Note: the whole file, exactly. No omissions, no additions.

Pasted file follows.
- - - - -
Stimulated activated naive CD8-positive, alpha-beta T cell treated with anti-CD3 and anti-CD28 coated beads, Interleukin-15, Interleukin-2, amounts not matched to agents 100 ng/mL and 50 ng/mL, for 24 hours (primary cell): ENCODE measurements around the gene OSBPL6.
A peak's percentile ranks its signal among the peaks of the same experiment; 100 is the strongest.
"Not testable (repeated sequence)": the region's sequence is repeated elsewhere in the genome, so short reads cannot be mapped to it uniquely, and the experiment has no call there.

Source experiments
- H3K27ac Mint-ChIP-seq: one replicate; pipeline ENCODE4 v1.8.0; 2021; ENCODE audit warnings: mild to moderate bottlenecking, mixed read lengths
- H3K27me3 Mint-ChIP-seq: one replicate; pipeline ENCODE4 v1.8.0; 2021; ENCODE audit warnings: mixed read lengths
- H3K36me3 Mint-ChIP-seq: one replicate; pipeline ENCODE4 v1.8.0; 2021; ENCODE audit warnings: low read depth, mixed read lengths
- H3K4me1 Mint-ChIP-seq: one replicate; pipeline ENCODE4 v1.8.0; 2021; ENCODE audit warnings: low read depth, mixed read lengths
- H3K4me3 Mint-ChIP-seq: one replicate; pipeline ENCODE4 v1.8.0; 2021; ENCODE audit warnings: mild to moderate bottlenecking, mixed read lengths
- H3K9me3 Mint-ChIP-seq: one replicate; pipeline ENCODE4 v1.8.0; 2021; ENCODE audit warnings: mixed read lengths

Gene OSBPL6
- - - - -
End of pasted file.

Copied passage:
Stimulated activated naive CD8-positive, alpha-beta T cell treated with anti-CD3 and anti-CD28 coated beads, Interleukin-15, Interleukin-2, amounts not matched to agents 100 ng/mL and 50 ng/mL, for 24 hours (primary cell): ENCODE measurements around the gene OSBPL6.
A peak's percentile ranks its signal among the peaks of the same experiment; 100 is the strongest.
"Not testable (repeated sequence)": the region's sequence is repeated elsewhere in the genome, so short reads cannot be mapped to it uniquely, and the experiment has no call there.

Source experiments
- H3K27ac Mint-ChIP-seq: one replicate; pipeline ENCODE4 v1.8.0; 2021; ENCODE audit warnings: mild to moderate bottlenecking, mixed read lengths
- H3K27me3 Mint-ChIP-seq: one replicate; pipeline ENCODE4 v1.8.0; 2021; ENCODE audit warnings: mixed read lengths
- H3K36me3 Mint-ChIP-seq: one replicate; pipeline ENCODE4 v1.8.0; 2021; ENCODE audit warnings: low read depth, mixed read lengths
- H3K4me1 Mint-ChIP-seq: one replicate; pipeline ENCODE4 v1.8.0; 2021; ENCODE audit warnings: low read depth, mixed read lengths
- H3K4me3 Mint-ChIP-seq: one replicate; pipeline ENCODE4 v1.8.0; 2021; ENCODE audit warnings: mild to moderate bottlenecking, mixed read lengths
- H3K9me3 Mint-ChIP-seq: one replicate; pipeline ENCODE4 v1.8.0; 2021; ENCODE audit warnings: mixed read lengths

Gene OSBPL6